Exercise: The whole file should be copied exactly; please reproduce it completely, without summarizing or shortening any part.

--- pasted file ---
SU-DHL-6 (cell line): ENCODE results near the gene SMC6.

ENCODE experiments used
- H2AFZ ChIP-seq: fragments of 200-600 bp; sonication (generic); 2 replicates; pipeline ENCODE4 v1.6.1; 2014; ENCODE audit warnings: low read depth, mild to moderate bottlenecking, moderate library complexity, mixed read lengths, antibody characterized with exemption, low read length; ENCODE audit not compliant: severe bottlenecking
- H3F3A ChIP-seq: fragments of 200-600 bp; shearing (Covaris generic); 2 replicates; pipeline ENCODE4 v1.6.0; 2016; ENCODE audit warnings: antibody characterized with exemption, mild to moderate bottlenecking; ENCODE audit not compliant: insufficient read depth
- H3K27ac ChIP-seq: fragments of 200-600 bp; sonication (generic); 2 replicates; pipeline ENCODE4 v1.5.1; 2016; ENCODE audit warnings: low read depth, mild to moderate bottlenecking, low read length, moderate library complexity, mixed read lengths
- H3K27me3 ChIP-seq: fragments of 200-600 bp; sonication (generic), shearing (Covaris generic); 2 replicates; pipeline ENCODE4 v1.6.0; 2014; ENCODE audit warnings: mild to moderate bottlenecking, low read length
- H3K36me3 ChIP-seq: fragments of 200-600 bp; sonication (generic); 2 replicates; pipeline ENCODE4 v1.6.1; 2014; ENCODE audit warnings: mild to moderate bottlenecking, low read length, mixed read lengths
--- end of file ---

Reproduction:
SU-DHL-6 (cell line): ENCODE results near the gene SMC6.

ENCODE experiments used
- H2AFZ ChIP-seq: fragments of 200-600 bp; sonication (generic); 2 replicates; pipeline ENCODE4 v1.6.1; 2014; ENCODE audit warnings: low read depth, mild to moderate bottlenecking, moderate library complexity, mixed read lengths, antibody characterized with exemption, low read length; ENCODE audit not compliant: severe bottlenecking
- H3F3A ChIP-seq: fragments of 200-600 bp; shearing (Covaris generic); 2 replicates; pipeline ENCODE4 v1.6.0; 2016; ENCODE audit warnings: antibody characterized with exemption, mild to moderate bottlenecking; ENCODE audit not compliant: insufficient read depth
- H3K27ac ChIP-seq: fragments of 200-600 bp; sonication (generic); 2 replicates; pipeline ENCODE4 v1.5.1; 2016; ENCODE audit warnings: low read depth, mild to moderate bottlenecking, low read length, moderate library complexity, mixed read lengths
- H3K27me3 ChIP-seq: fragments of 200-600 bp; sonication (generic), shearing (Covaris generic); 2 replicates; pipeline ENCODE4 v1.6.0; 2014; ENCODE audit warnings: mild to moderate bottlenecking, low read length
- H3K36me3 ChIP-seq: fragments of 200-600 bp; sonication (generic); 2 replicates; pipeline ENCODE4 v1.6.1; 2014; ENCODE audit warnings: mild to moderate bottlenecking, low read length, mixed read lengths